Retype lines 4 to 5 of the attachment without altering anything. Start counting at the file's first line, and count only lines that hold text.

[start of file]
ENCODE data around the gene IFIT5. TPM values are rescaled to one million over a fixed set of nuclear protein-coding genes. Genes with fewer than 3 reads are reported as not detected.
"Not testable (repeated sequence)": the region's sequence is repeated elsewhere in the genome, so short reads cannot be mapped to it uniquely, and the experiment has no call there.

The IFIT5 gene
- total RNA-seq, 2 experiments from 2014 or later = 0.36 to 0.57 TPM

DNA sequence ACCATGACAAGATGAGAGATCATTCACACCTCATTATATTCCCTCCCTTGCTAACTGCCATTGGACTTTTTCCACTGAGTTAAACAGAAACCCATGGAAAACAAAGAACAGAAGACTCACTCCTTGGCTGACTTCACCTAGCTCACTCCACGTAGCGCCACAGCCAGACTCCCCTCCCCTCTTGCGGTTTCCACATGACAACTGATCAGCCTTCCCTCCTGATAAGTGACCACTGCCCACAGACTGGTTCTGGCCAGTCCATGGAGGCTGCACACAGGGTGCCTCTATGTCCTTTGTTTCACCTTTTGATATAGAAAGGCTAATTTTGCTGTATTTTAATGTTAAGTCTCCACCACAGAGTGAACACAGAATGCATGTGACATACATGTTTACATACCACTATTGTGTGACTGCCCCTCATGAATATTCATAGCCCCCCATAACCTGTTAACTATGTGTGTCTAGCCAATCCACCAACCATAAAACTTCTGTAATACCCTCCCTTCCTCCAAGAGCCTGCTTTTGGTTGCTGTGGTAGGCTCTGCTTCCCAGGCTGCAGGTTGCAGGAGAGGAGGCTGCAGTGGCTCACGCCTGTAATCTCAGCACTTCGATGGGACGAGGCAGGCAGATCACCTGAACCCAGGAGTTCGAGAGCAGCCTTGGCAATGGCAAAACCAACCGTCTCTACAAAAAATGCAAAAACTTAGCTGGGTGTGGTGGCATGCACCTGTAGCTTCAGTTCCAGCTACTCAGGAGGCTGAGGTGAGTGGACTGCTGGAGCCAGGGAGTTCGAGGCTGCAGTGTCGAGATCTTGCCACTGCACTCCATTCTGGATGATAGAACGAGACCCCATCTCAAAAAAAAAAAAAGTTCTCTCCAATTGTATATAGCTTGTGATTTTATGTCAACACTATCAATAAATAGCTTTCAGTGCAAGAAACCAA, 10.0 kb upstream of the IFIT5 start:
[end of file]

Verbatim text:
- total RNA-seq, 2 experiments from 2014 or later = 0.36 to 0.57 TPM

DNA sequence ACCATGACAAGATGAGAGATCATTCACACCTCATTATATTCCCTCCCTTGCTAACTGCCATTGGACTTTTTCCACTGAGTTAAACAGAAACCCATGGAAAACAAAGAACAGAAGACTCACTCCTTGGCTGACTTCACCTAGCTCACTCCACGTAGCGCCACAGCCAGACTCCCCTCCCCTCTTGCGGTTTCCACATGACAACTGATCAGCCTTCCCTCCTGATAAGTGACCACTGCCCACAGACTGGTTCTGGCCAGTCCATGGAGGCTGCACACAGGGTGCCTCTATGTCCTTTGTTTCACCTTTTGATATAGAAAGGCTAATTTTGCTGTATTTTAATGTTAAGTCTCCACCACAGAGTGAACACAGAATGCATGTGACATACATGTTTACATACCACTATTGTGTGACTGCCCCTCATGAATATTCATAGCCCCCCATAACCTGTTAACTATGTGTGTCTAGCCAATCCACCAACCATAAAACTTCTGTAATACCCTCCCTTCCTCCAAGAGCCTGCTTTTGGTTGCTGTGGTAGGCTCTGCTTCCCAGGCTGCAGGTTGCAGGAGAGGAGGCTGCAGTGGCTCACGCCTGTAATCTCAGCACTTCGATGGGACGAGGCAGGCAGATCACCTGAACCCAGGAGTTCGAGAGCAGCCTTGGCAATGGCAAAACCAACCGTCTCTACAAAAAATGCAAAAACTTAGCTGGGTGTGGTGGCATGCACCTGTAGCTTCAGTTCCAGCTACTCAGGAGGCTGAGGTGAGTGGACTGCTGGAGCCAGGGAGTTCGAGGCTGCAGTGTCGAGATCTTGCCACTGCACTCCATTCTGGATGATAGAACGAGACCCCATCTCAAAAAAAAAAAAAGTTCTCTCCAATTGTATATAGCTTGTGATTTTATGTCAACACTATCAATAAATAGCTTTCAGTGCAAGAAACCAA, 10.0 kb upstream of the IFIT5 start: